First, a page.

Across the country, more and more conservative coalitions are pushing for legislation exempting the mentally ill from the death penalty. To date, Idaho doesn’t have such a law on the books, but we should. Roughly one in three inmates in Idaho prisons are in need of mental health care. With only four mental health facilities statewide, those who suffer from mental illness are limited in their access to treatment, and worse yet, our state allows these people to be sentenced to die, despite their debilitating mental disorders, including schizophrenia, post-traumatic stress disorder (PTSD) and delusional disorder. These mental illnesses inhibit an individual’s ability to exercise rational judgment, or recognize the nature, consequences or wrongfulness of their behavior.
Many who suffer from mental illness in Idaho only access care once they’re in a crisis because there is a severe lack of psychologists and treatment facilities for the mentally ill. Consequently, many of these individuals only receive the care they need once they find themselves in the ER, or worse yet, in jail.
“When we wait until someone with mental illness commits a crime before we take action, we’re not only doing them a disservice by housing them amongst a criminal population, but at $88 per day, it is some of the most expensive housing we could put them in,” says former Ada County Sheriff Gary Raney.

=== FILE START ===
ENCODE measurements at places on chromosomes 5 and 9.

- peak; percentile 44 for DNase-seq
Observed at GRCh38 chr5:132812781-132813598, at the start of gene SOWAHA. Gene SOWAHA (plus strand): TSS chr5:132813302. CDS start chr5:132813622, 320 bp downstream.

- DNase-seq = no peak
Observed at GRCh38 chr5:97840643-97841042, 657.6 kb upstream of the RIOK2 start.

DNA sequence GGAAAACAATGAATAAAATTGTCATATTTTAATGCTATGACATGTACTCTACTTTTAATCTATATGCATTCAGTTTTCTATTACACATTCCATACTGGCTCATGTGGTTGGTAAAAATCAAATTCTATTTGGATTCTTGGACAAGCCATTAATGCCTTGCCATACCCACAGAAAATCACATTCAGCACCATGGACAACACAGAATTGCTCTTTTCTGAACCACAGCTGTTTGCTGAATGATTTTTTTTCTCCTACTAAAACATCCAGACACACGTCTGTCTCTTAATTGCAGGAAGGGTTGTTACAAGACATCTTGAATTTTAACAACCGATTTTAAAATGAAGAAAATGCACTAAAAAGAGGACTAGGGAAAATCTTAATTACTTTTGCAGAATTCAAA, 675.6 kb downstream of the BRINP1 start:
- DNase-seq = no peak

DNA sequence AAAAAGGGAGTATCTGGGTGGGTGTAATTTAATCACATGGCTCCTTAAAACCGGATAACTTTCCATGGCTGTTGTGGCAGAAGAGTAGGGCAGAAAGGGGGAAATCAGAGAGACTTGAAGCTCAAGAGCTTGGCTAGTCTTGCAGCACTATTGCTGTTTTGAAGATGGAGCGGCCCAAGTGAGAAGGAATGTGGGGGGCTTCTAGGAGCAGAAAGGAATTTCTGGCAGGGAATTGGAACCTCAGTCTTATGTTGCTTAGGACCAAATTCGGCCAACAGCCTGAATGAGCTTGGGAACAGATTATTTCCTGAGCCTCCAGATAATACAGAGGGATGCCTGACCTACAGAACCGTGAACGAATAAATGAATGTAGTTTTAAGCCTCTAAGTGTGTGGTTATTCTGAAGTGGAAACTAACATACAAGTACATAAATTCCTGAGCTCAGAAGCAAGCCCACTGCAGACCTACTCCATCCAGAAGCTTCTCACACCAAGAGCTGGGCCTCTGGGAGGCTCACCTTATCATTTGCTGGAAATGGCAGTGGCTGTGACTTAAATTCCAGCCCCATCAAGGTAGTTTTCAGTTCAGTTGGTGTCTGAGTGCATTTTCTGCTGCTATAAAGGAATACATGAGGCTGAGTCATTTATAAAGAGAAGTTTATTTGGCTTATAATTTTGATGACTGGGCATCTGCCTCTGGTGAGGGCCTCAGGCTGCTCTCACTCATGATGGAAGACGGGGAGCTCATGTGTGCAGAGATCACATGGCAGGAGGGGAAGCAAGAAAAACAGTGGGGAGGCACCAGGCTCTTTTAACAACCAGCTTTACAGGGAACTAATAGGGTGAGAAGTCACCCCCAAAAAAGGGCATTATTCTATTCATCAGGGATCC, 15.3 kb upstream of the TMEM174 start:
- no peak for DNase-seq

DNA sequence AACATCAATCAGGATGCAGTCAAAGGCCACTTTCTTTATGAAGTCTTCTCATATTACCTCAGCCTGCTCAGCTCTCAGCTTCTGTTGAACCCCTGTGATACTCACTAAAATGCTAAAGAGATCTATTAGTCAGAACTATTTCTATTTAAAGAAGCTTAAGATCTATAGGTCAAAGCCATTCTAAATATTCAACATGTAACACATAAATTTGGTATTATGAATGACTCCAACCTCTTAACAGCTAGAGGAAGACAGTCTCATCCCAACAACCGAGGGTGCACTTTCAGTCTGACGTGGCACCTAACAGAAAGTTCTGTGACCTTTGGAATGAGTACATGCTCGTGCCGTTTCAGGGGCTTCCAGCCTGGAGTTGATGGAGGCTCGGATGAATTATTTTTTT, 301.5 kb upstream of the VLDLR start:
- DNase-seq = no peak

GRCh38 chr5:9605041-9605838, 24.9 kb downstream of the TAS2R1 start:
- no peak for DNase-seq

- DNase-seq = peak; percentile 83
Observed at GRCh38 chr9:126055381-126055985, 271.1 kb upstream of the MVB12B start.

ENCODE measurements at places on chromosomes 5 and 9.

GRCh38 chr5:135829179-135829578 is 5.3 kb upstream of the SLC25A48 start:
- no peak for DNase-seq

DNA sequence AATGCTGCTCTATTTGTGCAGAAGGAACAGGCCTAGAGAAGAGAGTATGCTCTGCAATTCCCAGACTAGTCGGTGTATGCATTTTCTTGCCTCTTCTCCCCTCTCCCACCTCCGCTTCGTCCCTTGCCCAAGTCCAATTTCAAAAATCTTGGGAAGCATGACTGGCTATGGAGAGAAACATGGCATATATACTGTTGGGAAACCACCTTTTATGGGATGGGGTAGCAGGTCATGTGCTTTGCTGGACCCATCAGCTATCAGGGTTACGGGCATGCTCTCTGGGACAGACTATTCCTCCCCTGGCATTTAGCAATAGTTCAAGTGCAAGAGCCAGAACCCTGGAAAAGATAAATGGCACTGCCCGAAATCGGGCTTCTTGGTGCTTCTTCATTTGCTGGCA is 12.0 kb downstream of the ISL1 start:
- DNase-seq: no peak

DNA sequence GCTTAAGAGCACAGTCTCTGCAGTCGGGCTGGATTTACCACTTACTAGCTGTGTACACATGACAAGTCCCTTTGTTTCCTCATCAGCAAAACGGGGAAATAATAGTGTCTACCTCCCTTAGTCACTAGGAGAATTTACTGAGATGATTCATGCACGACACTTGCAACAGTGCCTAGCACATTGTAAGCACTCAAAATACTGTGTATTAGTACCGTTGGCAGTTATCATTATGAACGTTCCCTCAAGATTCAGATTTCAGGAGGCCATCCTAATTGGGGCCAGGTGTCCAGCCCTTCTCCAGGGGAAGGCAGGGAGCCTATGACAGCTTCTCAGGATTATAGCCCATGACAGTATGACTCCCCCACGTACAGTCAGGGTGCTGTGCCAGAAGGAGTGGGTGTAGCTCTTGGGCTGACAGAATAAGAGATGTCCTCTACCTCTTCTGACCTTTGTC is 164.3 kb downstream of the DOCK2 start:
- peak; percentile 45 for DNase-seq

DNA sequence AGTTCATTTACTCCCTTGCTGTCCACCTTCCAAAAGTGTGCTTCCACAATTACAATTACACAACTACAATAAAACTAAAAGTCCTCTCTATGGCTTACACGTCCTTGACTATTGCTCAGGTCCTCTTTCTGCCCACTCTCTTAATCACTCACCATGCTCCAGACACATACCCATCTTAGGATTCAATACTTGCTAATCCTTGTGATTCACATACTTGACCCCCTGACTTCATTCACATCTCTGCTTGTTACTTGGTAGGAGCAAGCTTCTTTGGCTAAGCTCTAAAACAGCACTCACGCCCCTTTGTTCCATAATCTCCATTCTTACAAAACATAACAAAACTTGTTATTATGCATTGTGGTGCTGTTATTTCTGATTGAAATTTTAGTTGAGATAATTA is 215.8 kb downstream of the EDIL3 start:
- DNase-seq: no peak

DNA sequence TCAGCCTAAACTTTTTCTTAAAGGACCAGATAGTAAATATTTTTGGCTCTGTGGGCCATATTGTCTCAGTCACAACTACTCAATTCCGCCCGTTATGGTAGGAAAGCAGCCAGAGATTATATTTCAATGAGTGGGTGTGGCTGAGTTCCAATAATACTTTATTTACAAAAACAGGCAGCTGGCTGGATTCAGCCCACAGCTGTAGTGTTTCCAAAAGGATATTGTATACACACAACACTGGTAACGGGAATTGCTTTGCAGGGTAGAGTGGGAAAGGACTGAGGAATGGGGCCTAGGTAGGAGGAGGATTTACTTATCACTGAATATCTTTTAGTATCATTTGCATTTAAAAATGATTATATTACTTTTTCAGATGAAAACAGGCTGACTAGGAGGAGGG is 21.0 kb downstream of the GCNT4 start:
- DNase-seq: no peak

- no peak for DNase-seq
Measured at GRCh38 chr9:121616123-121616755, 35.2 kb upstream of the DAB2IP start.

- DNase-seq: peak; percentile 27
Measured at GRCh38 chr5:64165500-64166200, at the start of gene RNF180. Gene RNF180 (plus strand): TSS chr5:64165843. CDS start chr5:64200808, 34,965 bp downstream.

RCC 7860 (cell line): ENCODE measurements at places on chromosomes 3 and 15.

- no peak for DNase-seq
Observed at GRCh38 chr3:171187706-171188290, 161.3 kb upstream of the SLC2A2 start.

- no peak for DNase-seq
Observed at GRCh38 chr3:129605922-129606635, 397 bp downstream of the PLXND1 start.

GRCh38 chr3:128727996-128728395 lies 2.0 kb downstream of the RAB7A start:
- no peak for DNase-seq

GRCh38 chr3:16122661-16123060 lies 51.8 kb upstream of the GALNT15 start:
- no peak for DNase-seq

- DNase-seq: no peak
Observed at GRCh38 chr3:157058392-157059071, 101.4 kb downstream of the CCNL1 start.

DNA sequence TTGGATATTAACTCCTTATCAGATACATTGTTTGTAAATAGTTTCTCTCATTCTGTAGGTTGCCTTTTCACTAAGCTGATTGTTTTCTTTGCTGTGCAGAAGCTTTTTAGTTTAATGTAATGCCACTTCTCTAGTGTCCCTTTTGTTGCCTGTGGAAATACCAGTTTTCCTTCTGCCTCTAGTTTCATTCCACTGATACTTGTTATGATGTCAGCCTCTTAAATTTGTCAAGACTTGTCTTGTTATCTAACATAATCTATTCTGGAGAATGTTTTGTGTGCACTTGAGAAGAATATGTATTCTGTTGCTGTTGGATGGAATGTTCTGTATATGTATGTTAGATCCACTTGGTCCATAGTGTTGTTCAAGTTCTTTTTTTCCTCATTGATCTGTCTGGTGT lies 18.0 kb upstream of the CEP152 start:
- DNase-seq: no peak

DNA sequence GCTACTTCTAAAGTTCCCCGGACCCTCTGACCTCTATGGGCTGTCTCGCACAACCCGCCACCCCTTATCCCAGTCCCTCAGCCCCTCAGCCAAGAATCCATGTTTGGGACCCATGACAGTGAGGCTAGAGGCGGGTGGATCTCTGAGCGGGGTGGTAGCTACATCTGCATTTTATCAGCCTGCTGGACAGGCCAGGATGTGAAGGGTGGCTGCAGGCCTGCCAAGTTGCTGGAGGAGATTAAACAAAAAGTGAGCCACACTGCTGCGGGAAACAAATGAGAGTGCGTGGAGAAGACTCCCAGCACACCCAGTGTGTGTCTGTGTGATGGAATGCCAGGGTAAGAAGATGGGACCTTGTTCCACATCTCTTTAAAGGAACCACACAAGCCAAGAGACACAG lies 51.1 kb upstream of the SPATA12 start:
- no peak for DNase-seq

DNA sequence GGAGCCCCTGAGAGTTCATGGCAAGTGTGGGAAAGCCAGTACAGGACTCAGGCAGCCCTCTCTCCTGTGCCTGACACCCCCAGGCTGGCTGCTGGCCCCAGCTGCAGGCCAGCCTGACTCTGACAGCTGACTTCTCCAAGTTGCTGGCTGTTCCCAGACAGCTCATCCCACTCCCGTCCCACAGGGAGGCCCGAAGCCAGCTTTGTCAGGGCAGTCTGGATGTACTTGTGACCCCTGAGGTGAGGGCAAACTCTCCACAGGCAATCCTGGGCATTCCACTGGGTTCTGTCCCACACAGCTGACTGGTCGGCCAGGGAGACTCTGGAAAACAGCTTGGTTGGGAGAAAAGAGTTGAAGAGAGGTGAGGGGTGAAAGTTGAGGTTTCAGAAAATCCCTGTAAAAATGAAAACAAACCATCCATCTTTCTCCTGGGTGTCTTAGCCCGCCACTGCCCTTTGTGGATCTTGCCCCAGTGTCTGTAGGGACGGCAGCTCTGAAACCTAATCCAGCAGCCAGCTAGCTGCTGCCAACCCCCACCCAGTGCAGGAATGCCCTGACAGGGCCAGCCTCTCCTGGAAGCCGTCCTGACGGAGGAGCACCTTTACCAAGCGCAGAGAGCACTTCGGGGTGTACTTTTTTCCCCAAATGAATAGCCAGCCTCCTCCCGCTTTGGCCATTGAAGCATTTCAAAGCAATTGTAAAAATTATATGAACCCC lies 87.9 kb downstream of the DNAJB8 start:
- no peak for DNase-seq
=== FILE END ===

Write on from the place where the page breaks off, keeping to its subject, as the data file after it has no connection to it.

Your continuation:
Because of the lack of preventive care available for the mentally ill, Idaho’s criminal justice system has become the state’s primary mental health care provider, and according to recent research, roughly 30 percent of Ada County inmates suffer from some serious form of mental health disorders and illnesses. Many of these people end up in prison precisely because of their mental illness.
Idaho is one of four states that does not have an “insanity plea.” This means that defendants with serious mental illness are left vulnerable to adverse sentencing penalties in our current court system. Individuals with intellectual disabilities, such as people with an incredibly low IQ, are exempt from the death penalty under Idaho law, but the same judgment impairment suffered by those with intellectual disabilities is shared by those with severe mental illness. Thus, it follows that the severely mentally ill should receive the same protection under the law. But unfortunately, that’s not the case in Idaho.
Those suffering from severe mental illness need mental health care, not a death sentence. In order to protect our communities, to provide effective solutions to mental health issues, and to efficiently spend taxpayers’ money, Idaho should exempt the mentally ill from the death penalty. By establishing such an exemption, Idaho can more efficiently use its precious resources on policies that offer real solutions to mental health issues that are plaguing our state.
Katherine Dwyer was a recent Charles Koch Institute Communications Fellow with Conservatives Concerned about the Death Penalty, a Project of Equal Justice USA. Dwyer has spent much of the past year residing in Idaho.